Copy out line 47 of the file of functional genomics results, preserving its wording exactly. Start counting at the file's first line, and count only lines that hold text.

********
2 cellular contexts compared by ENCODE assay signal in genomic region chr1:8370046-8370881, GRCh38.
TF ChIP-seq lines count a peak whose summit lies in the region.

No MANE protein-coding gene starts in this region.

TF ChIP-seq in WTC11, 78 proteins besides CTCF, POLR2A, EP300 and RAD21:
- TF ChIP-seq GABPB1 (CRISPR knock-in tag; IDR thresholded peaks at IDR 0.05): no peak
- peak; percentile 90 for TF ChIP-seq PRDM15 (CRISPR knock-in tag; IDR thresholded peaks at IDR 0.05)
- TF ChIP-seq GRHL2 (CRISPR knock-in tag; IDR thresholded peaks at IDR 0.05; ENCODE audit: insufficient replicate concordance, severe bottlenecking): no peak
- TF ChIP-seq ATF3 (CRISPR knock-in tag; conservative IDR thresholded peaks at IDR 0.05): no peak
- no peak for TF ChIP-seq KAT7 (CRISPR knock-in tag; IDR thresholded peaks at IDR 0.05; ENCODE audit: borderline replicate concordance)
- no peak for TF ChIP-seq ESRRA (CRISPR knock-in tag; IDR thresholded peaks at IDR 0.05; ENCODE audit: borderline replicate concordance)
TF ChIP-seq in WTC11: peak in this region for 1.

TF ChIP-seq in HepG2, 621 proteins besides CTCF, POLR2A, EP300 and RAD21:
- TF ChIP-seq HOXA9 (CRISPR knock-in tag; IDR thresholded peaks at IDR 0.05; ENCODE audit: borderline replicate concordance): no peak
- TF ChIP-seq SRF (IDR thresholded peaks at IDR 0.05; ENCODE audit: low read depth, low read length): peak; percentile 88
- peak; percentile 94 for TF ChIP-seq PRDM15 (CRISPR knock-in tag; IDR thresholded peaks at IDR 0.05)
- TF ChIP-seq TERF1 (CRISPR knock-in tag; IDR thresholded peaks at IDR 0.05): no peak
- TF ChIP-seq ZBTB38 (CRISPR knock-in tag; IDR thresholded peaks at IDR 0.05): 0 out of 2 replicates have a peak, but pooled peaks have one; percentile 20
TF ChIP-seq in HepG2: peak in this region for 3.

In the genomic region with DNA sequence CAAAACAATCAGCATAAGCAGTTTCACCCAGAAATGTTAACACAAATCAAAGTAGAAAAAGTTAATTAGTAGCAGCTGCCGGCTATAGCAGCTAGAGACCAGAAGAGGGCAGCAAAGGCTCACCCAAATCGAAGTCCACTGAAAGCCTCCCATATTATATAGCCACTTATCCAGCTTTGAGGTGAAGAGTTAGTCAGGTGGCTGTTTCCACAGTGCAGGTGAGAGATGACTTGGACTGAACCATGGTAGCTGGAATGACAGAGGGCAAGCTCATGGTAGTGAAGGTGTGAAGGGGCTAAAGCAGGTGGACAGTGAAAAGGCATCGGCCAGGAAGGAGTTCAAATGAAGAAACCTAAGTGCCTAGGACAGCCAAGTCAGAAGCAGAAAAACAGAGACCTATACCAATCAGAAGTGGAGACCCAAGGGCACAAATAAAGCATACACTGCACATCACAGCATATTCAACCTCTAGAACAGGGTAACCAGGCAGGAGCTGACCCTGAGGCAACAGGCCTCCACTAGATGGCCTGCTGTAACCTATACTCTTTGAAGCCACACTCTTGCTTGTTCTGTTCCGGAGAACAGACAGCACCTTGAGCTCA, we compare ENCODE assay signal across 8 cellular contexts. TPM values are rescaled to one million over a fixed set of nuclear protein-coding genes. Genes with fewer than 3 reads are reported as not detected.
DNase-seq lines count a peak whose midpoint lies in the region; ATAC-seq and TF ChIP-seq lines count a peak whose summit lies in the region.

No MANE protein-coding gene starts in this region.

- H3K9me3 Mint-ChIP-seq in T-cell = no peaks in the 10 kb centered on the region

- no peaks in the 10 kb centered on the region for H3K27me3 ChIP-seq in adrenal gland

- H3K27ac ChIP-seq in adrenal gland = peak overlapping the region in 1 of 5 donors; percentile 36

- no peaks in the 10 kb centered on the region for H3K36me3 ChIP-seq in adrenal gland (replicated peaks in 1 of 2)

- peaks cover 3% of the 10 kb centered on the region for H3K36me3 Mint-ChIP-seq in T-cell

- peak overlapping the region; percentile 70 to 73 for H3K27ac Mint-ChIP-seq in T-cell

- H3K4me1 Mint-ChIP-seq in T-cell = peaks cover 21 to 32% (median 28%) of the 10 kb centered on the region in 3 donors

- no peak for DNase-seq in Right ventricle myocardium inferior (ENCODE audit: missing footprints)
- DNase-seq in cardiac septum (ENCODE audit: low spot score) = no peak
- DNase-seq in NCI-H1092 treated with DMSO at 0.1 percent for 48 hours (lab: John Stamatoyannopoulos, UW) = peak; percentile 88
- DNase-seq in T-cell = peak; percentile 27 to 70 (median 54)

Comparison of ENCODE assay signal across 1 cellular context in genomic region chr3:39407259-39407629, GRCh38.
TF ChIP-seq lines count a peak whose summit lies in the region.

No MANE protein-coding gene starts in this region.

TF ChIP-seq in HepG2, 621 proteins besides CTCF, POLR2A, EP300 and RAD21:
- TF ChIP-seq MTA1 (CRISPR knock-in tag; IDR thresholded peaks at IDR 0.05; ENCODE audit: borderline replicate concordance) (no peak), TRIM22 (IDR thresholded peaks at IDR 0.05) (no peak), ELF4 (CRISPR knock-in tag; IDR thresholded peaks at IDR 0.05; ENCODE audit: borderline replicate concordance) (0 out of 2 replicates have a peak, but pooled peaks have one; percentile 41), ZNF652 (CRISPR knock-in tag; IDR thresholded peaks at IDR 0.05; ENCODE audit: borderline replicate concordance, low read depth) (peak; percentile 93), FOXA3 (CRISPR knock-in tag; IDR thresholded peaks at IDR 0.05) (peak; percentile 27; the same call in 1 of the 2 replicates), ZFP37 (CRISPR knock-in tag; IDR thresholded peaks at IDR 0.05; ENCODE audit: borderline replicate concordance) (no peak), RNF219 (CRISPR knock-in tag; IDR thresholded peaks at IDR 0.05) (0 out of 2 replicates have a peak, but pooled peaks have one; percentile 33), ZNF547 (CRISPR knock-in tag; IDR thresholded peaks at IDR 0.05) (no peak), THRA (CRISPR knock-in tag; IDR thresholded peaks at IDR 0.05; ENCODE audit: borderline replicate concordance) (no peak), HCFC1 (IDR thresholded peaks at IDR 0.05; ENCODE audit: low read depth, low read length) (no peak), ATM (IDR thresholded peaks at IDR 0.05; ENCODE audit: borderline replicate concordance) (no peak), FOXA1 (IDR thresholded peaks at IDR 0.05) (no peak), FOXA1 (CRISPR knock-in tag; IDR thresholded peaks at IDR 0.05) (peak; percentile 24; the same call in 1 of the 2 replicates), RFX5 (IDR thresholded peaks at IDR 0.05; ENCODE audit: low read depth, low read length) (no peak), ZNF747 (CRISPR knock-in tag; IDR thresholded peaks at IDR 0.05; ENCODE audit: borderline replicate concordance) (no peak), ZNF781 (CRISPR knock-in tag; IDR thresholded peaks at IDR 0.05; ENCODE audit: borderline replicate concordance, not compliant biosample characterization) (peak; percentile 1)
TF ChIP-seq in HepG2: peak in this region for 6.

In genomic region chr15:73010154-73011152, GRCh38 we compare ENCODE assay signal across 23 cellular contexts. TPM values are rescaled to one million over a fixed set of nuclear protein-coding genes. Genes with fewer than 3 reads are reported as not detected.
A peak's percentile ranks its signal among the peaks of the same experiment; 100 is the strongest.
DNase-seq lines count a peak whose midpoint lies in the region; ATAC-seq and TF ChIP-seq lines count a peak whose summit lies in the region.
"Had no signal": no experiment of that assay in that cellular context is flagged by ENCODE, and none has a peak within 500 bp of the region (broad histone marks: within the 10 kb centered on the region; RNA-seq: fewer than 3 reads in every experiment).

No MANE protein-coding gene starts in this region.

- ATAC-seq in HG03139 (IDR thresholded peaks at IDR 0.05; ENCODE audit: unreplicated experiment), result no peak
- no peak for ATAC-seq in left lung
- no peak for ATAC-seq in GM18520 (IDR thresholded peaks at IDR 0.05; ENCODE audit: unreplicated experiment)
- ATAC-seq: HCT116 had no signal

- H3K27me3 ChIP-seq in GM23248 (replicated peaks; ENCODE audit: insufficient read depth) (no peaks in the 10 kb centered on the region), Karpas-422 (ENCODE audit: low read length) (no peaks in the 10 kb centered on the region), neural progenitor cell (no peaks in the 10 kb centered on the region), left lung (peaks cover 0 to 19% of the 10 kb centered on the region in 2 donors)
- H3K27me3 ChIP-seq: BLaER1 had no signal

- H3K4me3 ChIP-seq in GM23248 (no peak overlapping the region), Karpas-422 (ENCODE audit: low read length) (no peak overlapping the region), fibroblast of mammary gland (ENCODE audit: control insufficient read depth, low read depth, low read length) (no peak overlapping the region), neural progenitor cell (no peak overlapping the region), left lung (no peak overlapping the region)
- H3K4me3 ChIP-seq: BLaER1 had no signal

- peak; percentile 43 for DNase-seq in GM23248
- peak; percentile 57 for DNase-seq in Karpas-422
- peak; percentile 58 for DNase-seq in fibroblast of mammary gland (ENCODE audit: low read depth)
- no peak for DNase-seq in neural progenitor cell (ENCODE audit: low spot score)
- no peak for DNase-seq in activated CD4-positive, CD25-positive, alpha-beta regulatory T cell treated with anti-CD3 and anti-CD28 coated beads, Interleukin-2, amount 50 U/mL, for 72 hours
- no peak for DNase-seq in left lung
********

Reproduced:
- ATAC-seq: HCT116 had no signal